Play With An MIT Tool That Visualizes How The NSA Can Map Your Relationships

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The brainiacs at MIT created a cool visualization program to map how the National Security Agency can understand your relationships based on who you contact via email and how often. While we still don’t know whether the NSA is collecting the content of phone calls and Internet activity, we know from court documents and Senate testimony that the government broadly mines so-called “meta-data” about whom users interact with.

Readers can link their Gmail accounts to MIT’s “Immersion” tool here. There are two immediate pieces of information that a stranger could learn from a map of email relationships:

1. The NSA could identify teams and its leaders. In my map, TechCrunch editors Eric Eldon and Alexia Tsotsis have a giant presence, surrounded with an interconnected web of our team.

2. Big nodes without any linkages reveal relationships that are best kept hidden. I have some sources that I only email directly. The fact that they never interact with anyone else is suspicious. These nodes are a blackmail goldmine: a mistress, a doctor, or a drug dealer.

There has been lots of ink spilled over why meta-data is potentially more invasive than the content of emails, and this new tool drives the point home in a very personal way.

The Essential — 4 Items — IRS Publishes SSNs, Snowden Says Germany Spying, Snowden Was Right To Flee, News Stations Make Twitter Mistakes, Too

1. IRS Whoopsi [Gizmodo]

–The IRS accidently published tens of thousands of Social Security numbers. They have since been removed.

–”It seems that when the IRS went to upload a bunch of records on the nonprofit industry, some unfortunate soul simply forgot to redact the thousands of identifying numbers. “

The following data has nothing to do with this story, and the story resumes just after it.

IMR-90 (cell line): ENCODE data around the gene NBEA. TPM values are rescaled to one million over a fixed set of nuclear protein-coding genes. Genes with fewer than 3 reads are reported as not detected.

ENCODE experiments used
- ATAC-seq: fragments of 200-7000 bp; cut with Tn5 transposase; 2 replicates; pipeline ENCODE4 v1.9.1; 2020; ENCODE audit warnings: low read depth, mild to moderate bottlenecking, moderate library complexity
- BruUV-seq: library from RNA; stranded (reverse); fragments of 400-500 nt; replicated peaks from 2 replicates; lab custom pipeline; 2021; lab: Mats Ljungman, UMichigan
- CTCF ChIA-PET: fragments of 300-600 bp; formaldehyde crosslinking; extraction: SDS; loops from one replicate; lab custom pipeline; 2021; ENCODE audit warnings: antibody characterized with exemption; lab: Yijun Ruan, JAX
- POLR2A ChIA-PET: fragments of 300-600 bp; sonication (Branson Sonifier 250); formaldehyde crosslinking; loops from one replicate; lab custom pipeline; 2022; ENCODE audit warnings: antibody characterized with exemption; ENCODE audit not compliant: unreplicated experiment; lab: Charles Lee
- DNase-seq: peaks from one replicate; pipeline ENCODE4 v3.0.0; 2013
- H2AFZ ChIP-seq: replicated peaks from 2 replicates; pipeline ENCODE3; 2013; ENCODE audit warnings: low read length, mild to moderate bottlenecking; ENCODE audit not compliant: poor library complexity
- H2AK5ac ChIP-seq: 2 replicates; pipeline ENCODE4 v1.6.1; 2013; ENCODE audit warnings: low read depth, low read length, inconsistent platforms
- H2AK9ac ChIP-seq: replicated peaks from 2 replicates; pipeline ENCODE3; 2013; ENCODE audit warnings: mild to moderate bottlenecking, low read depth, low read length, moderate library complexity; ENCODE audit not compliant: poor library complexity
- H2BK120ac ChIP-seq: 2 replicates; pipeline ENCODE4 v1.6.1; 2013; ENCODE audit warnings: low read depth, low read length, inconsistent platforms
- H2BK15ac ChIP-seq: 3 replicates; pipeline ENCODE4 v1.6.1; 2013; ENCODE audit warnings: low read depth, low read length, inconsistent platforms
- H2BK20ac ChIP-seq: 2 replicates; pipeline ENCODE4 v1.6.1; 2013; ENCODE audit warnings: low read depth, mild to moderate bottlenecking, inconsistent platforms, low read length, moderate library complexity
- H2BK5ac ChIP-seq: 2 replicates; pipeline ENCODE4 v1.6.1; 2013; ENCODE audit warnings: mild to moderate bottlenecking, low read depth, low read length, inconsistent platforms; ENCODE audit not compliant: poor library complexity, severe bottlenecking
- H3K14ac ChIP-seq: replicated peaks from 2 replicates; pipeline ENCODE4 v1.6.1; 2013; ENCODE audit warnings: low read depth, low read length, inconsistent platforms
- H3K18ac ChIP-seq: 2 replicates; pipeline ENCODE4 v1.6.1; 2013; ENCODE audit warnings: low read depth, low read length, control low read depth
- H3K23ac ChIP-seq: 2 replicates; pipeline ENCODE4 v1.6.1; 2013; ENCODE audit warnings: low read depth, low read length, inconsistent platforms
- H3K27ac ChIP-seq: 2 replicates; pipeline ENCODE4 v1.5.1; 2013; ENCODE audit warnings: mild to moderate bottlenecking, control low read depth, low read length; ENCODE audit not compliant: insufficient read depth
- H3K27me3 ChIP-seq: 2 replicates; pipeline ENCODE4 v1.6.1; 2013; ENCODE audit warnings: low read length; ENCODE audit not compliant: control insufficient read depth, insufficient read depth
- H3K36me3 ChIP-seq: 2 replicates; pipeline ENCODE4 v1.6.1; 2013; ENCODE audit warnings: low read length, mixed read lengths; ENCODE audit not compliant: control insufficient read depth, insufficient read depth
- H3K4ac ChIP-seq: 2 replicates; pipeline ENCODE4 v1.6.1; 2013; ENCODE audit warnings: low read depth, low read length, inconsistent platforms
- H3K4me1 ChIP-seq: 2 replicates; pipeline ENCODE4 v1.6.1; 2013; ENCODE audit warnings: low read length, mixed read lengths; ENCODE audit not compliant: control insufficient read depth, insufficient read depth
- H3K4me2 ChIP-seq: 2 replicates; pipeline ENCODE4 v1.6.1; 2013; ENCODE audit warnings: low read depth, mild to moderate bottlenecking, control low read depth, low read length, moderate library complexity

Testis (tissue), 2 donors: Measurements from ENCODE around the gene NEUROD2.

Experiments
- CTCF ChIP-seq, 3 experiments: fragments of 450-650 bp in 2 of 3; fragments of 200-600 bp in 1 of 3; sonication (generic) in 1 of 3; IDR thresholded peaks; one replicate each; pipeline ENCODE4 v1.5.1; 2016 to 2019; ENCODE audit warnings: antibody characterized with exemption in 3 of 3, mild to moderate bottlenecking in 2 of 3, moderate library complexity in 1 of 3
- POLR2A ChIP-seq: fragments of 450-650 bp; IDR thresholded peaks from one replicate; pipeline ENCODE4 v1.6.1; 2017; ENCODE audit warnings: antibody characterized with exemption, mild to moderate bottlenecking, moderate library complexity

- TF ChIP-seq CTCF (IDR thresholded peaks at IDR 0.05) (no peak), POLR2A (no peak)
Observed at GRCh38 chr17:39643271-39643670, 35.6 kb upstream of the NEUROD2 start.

2. Germany’s Hypocrisy [The Guardian]

–Despite Germany’s freakout over NSA psying, whistleblower Edward Snowden claims that Germany is spying on citizens, too.

–”They are in bed with the Germans, just like with most other Western states,” he told Germany’s Der Spiegel.

3. Ellsberg: Snowden Was Right To Flee [Washington Post]

–Pentagon Paper’s whistleblower Daniel Ellsberg penned an OpEd in the Washington Post arguing that Snowden was right to flee the country.

– “But Snowden’s contribution to the noble cause of restoring the First, Fourth and Fifth amendments to the Constitution is in his documents. It depends in no way on his reputation or estimates of his character or motives — still less, on his presence in a courtroom arguing the current charges, or his living the rest of his life in prison.”

 4. Asiana Flight 214 Didn’t Flip

When news reports starting pouring in about Asiana Flight 214′s crash landing into SFO, local station KTVU reported that the plan had flipped over, which was kind of ridiculous given other reports. They issued this explanation via Twitter.